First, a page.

them. In other words: Christian salvation is an ineffective treatment for sin, and vice must be battled not at the personal level but at the legislative level. As a libertarian I have major problems with that idea.
Secondly, the book contains a rather classist atmosphere. All the characters who take the "What Would Jesus Do?" pledge are upper-class rich folk. All of the lower-class manual laborers are treated as errant children in many ways, children who need to upper class to guide them and to protect them. As an egalitarian, this bothers me six ways from Wednesday.
Still, the book has some very good points. The Christian life is one that must be walked, not just talked--this is true. Christians are supposed to become like Jesus--this is true.
But there's more that bothers me about the WWJD thing than just its origins.2) Wrong Focus?
Where is the emphasis, when you ask yourself "What Would Jesus Do?" Well, you're looking for an action. You're looking, quite obviously, to find out what Jesus would do. The emphasis is on right action. And action is external.
Now don't get me wrong, right action is important. It's important to do good things, and Jesus did good things. A "faith" that doesn't involve doing good things is no faith at all (James 2:20). And we, as Christians, should be becoming more like Jesus. That's part of what it means to be a "disciple." A discliple learns from his master, and ends up behaving and acting like his master. Christians should be as Jesus is.
But how does one become like Jesus? Is it by willing oneself into acting like Jesus? No. One does not become like Jesus by acting like Jesus. One acts like Jesus because one is becoming like Jesus.
The thing is, right action is something that anyone can fake. Just because you see a person helping the homeless doesn't mean that person is like Jesus--that person could be absolutely horrible to his wife and kids when no-one is looking. CEOs of corrupt corporations can donate thousands to charities, but that doesn't mean they're becoming like Jesus by doing so.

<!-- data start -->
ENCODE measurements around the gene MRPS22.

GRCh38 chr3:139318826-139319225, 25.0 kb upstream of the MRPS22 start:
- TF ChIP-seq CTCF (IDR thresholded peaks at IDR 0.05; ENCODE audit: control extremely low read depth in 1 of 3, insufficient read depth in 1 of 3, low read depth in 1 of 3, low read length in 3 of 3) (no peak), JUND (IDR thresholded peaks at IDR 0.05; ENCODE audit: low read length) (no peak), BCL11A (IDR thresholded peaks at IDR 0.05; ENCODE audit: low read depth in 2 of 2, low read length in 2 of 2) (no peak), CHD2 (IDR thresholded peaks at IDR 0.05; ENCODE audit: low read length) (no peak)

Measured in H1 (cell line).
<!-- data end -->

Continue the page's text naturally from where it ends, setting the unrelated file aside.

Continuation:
There were a lot of fakers in Jesus' day--very good at following the externals, doing the good deeds. But still Jesus calls them out. "Woe to you, teachers of the law and Pharisees, you hypocrites! You clean the outside of the cup and dish, but inside they are full of greed and self-indulgence. Blind Pharisee! First clean the inside of the cup and dish, and then the outside also will be clean."
- Jesus of Nazareth
I think that asking "What Would Jesus Do?" is asking the wrong question. Anyone can act like Jesus some of the time, and no-one can act like Jesus all of the time. While it is very important that Christians act like Jesus, that act should be overflowing out of who they have become--coming out of the internal--instead of being something externally attempted. You cannot will yourself into acting like Jesus. Become like Jesus, and you will act like Jesus. Clean the inside, and the outside will follow.
So really, while we should be doing as Jesus did, our focus
should not be on doing as Jesus did. That should happen naturally as we focus on Jesus himself. Perhaps, instead of asking WWJD?, we should ask ourselves, WIJH? (What Is Jesus' Heart?)Next, in Part 2: Asking the wrong person and Jesus' example